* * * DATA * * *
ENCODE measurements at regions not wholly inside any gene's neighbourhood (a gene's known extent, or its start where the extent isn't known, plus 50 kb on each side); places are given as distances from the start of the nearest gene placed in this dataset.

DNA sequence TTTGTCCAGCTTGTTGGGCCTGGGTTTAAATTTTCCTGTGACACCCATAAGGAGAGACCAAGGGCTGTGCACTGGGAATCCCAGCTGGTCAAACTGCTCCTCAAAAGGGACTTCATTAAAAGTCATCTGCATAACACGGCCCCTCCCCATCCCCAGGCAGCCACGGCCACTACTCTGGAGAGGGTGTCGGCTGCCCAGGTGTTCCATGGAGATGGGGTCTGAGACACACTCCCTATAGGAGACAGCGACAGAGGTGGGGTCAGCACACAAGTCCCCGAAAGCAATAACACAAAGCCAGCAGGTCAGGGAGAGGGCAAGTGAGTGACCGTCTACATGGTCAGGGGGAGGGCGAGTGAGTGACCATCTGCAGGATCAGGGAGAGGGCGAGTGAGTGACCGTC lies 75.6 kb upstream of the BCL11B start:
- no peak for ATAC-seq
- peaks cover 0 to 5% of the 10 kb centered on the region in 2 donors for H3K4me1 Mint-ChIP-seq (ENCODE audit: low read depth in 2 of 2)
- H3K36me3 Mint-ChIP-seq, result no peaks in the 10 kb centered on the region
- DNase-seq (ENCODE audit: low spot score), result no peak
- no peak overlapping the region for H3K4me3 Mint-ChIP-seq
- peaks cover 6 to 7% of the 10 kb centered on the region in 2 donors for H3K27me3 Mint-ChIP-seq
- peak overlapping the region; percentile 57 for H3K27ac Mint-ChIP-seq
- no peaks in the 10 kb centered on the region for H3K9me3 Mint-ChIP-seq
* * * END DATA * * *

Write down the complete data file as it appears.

ENCODE measurements at regions not wholly inside any gene's neighbourhood (a gene's known extent, or its start where the extent isn't known, plus 50 kb on each side); places are given as distances from the start of the nearest gene placed in this dataset.

DNA sequence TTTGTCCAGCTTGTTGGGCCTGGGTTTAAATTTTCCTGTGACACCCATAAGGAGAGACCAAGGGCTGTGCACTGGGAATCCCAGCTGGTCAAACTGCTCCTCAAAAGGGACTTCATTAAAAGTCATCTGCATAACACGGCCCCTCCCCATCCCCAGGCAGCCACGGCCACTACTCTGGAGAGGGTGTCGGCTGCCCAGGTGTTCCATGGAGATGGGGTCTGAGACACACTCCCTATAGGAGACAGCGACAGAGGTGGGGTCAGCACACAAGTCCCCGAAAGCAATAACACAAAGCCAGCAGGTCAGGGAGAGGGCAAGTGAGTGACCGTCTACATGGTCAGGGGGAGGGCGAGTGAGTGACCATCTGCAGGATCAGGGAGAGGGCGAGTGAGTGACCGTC lies 75.6 kb upstream of the BCL11B start:
- no peak for ATAC-seq
- peaks cover 0 to 5% of the 10 kb centered on the region in 2 donors for H3K4me1 Mint-ChIP-seq (ENCODE audit: low read depth in 2 of 2)
- H3K36me3 Mint-ChIP-seq, result no peaks in the 10 kb centered on the region
- DNase-seq (ENCODE audit: low spot score), result no peak
- no peak overlapping the region for H3K4me3 Mint-ChIP-seq
- peaks cover 6 to 7% of the 10 kb centered on the region in 2 donors for H3K27me3 Mint-ChIP-seq
- peak overlapping the region; percentile 57 for H3K27ac Mint-ChIP-seq
- no peaks in the 10 kb centered on the region for H3K9me3 Mint-ChIP-seq